The Maritime History of the Great Lakes
British Whig (Kingston, ON), 12 Sep 1907

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Round Run From Montreal To Fort William.

The Merchants and Montreal Lake Superior line's steamer Neepawah, Capt. Oliver Patenaude, left Montreal with a general cargo for Fort William and Port Arthur, on Thursday, August 22nd, at 3 a.m., and reached Fort William, 11 p.m. Tuesday, August 27th. Time from Montreal to Fort William, five days, twenty-one hours.

The steamer discharged her west-bound cargo, took on a cargo of grain, and left Fort William for Montreal 5 p.m. Friday, August 30th, and reached Montreal, September 6th at 3 p.m., five days and twenty-three hours from Fort William to Montreal.

This is the quickest round trip ever made between Montreal and Lake Superior. Time from Montreal to Lake Superior and return being only fourteen days and twelve hours.

Marine Paragraphs.

Richardsons' have purchased the grain of the steamer Edmonton.

The schooner M.A. Lydon, from Charlotte, is unloading soft coal at Anglin's.

The steamer Edmonton arrived this morning and is unloading the balance of her cargo at Richardsons' elevator. The hull of the steamer is not badly damaged.

Swift's: steamer Belleville down last night; steamer Picton up today; steamer Kingston down and up today; steamer Rideau King for Ottawa tonight.

Richardsons' elevator: steamer Midland Queen cleared for Fort William; steambarge Navajo is loading corn for Montreal; tug Nellie Reid cleared for Montreal with grain barge.

The steamer Donnelly and lighter Grantham arrived from Brockville this morning, after releasing the Edmonton. The Edmonton will come here for repairs after unloading her cargo at Prescott.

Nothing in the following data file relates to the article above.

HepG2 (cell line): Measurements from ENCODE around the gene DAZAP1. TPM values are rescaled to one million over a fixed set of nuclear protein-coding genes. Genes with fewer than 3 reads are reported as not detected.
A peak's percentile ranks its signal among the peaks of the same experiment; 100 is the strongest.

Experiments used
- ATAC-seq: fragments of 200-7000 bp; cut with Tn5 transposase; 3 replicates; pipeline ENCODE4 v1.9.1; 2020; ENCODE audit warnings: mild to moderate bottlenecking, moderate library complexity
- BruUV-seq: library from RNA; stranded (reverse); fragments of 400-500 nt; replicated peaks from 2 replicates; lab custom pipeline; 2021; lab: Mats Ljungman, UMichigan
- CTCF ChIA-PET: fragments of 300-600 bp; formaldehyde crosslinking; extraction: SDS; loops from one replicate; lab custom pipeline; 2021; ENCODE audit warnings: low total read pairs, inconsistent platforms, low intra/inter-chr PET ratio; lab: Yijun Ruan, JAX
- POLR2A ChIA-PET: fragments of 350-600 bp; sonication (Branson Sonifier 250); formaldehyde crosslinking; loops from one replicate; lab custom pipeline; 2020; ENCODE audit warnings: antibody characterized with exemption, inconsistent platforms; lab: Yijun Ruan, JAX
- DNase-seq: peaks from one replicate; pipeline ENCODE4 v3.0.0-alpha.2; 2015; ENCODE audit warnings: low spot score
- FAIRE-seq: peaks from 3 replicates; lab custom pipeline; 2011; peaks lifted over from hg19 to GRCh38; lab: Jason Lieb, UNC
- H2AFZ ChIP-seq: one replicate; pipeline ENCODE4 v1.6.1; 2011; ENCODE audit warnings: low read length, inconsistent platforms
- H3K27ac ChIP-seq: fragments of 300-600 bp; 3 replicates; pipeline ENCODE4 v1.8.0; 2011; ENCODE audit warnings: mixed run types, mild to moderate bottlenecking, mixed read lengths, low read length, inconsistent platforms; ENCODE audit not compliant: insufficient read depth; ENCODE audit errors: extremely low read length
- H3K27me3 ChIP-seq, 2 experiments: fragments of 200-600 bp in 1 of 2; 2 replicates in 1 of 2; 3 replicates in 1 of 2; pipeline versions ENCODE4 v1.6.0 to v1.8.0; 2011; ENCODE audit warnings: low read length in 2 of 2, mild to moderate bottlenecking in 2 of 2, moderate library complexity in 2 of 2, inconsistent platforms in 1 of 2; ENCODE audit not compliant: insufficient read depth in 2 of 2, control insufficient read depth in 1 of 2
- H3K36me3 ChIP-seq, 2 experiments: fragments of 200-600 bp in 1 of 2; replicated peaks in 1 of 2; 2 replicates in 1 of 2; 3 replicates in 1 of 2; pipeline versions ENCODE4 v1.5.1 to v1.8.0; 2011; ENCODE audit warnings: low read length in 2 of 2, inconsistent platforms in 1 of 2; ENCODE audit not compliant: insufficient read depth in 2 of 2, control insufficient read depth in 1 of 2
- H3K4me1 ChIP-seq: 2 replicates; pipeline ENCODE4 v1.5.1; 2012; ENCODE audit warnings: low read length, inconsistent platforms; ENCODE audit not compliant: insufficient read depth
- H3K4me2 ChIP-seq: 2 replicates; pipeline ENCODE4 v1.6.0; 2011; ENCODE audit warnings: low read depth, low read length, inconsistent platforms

M.T. company's elevator: steamer Iroquois arrived from Fort William with 100,000 bushels of wheat; tug Thomson from Montreal with two light barges, and cleared for Montreal with three grain barges; steamer Iroquois will clear for Fort William.

The steamer Rideau King was fifteen hours late in arriving from Ottawa on her last trip. The steamer ran on a rock just as she was leaving Poonmalee Cut, and was held fast for two hours, until released by the tug Maud W., on its way to the city with two barges. No damage was done to the steamer's hull by the accident.

p.8 Offer Free Quarters - The Portsmouth council is trying to get the steamers Toronto and Kingston to go into winter quarters in the village harbor or bay, and Councillor Kennedy has written the secretary of the R. & O.N. company, offering the free use of the bay and pier to either steamer. Reeve Fisher will use his influence to get the company to accept the offer. Both Portsmouth and Kingston would benefit greatly by having one of these big steamers here for eight months of the year.

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12 Sep 1907
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  • Ontario, Canada
    Latitude: 44.22976 Longitude: -76.48098
Rick Neilson
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pd [more details]
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Public domain: Copyright has expired according to the applicable Canadian or American laws. No restrictions on use.
Maritime History of the Great Lakes
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British Whig (Kingston, ON), 12 Sep 1907